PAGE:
+ 0.001 ADIP – 0.002 HOMA-IR*LEPT – 0.001 LEPT*ADIP), and the Gamma fitted glucose variance () model (from Table 1) is
= exp(–8.844 + 2.005 HOMA-IR + 0.053 Age – 0.007 Age*HOMA-IR – 0.162 Insulin + 0.129 REST – 0.039 LEPT – 0.002 Age*REST– 0.001 MCP-1 – 0.011Insulin*HOMA-IR).
From the above glucose fitted mean & dispersion models (i.e., Table 1), the following relationships of glucose with BC markers can be reported.
Mean glucose levels are directly related with patient type (P=0.022), interpreting that mean glucose levels are higher for BC women than normal. It concludes that BC women have greater risk of DM. Mean glucose levels are directly related with leptin (P<0.001), implying that mean glucose levels rise as leptin levels increase. Mean glucose levels are directly related with HOMA-IR(P<0.001), concluding that glucose levels rise as HOMAIR levels increase. Mean glucose levels are inversely related to the interaction effect of HOMA-IR and leptin (HOMA-IR*LEPT) (P<0.0001), indicating that mean glucose levels increase as HOMAIR* LEPT decreases. Mean glucose levels are inversely related to the interaction effect of leptin and adiponectin (LEPT*ADIP) (P=0.088), concluding that mean glucose levels rise as the interaction effect LEPT*ADIP decreases. Mean glucose levels are inversely related with Insulin levels (P<0.001), concluding that mean glucose levels rise as insulin levels decrease, which is occurring in practice. Variance of glucose levels is directly related with HOMA-IR (P<0.001), indicating that subjects with higher HOMA-IR levels have highly scattered glucose levels. Variance of glucose levels is directly related with resist in levels (P=0.022), indicating that subjects with higher resistin levels have highly scattered glucose levels.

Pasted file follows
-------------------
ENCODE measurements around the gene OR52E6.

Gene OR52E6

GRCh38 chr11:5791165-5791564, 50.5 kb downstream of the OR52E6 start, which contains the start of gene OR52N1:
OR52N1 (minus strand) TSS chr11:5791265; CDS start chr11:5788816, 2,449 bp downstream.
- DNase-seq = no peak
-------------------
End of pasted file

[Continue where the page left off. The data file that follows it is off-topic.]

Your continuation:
Variance of glucose levels is inversely related with leptin levels (P<0.001), concluding that subjects with lower leptin levels have highly scattered glucose levels. Variance of glucose levels is inversely related with MCP-1 levels (P=0.012), interpreting that subjects with lower MCP-1 levels have highly scattered glucose levels. Variance of glucose levels is inversely related with Age*HOMA-IR (P=0.031), or INSU* HOMA-IR (P=0.002), or Age*REST (P=0.040), concluding that variance of glucose levels is rises as Age*HOMA-IR, or INSU* HOMA-IR, or Age*REST decreases.
All the above conclusions are drawn from the appropriate glucose levels fitting model (Table 1), where the standard errors of all the estimates (Table 1) are very small, indicating that estimates are stable. From the above it is observed that mean and variance of glucose levels are highly associated with many BC markers and their joint interaction effects. It can be concluded that glucose levels rise for breast cancer women, along with the increase of HOMA-IR, leptin, and decrease of insulin, HOMA-IR*leptin, leptin*adiponectin. From this report medical practitioners and BC women will be benefitted. BC women should always care about their glucose levels regularly.
Conflict of Interest
The authors confirm that this article content has no conflict of interest.